The Speed Racer movie is a visual shock. Using the increasingly popular technique of location-free green-screen shooting, popularised by the likes of Sky Captain and the World of Tomorrow and 300, Speed Racer drowns you into a surreal world that looks like a logical projection of what the frantic anime world of the Speed Racer cartoon would be like in an unspecified future. When I first saw the trailer of this movie I had serious doubts, because the colours were loud and psychedelic, the mattes were practically obscene, and the action was hallucinatory and epileptic all at the same time. Everything I just said is still true once you see the entire movie, but it is given context in a full viewing, which makes it a relevant and valid choice in the art direction and execution of the Speed Racer universe — not to mention fun. This movie is about racing and the directors have taken every effort in making that the focus of the film’s aesthetic, while at the same time giving nods to the original source material and classic films of a similar ilk, such as Death Race 2000 and Danger Diabolik, in the process.
No movie works without the right cast, and here is another department where the new Speed Racer is full of good choices. Emile Hirsch wouldn’t exactly have jumped to mind for anything prior to this, but he does a very commendable job in creating a believable and human character in Speed. He brings some real nuance to the role, even though he is mostly whizzing past in a trail of neon lights as plenty of CG sparks light up the night — not an easy achievement. Speed’s girlfriend Trixie is well played by Christina Ricci in complete bubble gum colours, which is very reminiscent of the original Trixie in the cartoon. An excellent job is done by Matthew Fox as the mysterious Racer X. It’s nice to see this actor shining on the big screen because he has a great screen presence. This gives me hope that we shall see much more of Mr. Fox once his Lost commitments are complete. Young Paulie Litt recreates the character of Spritle with style, Scott Porter makes a very strong appearance as Rex Racer, Australian actor Kick Gurry plays an entertaining Sparky the mechanic, and I have to mention that there was a chimpanzee involved too. While all those good performances count, the cast is really anchored by the veterans of the game. Susan Sarandon and John Goodman let their experience show by playing Speed‘s parents completely straight and from the heart, and the story is the better for it.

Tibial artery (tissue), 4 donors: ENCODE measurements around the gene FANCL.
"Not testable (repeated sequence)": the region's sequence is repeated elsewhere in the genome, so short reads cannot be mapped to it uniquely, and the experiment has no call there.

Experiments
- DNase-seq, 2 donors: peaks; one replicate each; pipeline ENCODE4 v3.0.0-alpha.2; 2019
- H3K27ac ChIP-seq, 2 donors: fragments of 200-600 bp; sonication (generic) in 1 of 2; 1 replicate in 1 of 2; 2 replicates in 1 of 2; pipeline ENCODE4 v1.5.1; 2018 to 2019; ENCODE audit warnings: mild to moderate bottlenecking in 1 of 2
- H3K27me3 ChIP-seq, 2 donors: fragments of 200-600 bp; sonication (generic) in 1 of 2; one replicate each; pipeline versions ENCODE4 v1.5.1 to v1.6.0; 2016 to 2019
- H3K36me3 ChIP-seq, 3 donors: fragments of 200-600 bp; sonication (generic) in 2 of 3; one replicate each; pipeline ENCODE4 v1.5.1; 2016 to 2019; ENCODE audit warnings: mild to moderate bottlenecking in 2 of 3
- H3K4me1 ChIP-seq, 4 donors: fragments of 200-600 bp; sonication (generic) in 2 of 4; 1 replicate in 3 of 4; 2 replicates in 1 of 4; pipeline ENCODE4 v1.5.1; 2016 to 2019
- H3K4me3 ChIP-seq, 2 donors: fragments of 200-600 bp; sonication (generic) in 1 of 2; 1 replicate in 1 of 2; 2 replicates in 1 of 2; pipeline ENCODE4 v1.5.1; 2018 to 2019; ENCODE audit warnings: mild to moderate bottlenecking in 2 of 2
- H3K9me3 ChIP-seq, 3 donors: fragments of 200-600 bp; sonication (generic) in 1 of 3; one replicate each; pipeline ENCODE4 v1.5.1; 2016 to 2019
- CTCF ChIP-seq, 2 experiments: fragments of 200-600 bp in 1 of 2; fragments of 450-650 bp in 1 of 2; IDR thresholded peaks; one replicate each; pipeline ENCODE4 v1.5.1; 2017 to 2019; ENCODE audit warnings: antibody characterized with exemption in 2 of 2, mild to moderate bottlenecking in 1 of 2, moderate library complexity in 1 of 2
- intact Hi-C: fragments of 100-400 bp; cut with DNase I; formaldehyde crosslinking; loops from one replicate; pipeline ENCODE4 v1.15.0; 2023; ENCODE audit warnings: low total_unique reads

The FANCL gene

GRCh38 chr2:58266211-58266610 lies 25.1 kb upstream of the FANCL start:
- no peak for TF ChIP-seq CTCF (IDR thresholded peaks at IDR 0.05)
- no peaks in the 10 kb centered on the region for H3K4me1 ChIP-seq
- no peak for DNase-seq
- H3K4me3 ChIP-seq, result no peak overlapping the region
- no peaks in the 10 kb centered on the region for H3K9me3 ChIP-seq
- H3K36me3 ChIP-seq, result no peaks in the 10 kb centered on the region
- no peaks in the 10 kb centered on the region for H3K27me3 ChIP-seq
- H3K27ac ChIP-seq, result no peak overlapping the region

Straight and from the heart is really what this movie excels at. In spite of being almost completely one long special effect, and in spite of the seemingly frivolous source material, Speed Racer never flinches at being totally heart-felt and un-cynical. In an entertainment world where every old story is given new twists and revisions to make it more hard and gritty for the fickle teenage audience, Speed Racer chooses to go the other way. This movie is, dare I say it, good and wholesome. Some would say it is so to a fault, but I think it proves that you don’t always have to make things complicated to make them engaging.
The Wachowski brothers have given Speed Racer the qualities of a futuristic fantasy action flick, with the heart of a well meaning children’s tale, and they manage to pull off both of these earnestly. If you are a fan of the original cartoon, or have a single child-like bone in your body, you will not only enjoy Speed Racer but love it. It is a strange and wonderful beast that skirts the edge of modern motion-sickness-inducing cinema, with good old fashioned storytelling, where the good guys are good, the bad guys are bad, and there is always an exciting last lap to the finish line. That is a hard direction to take today, and the team behind this wonderful piece of cinema should be commended for their courage in taking it.
… and I didn’t need to say “Go Speed Racer, Go!” even once … 😉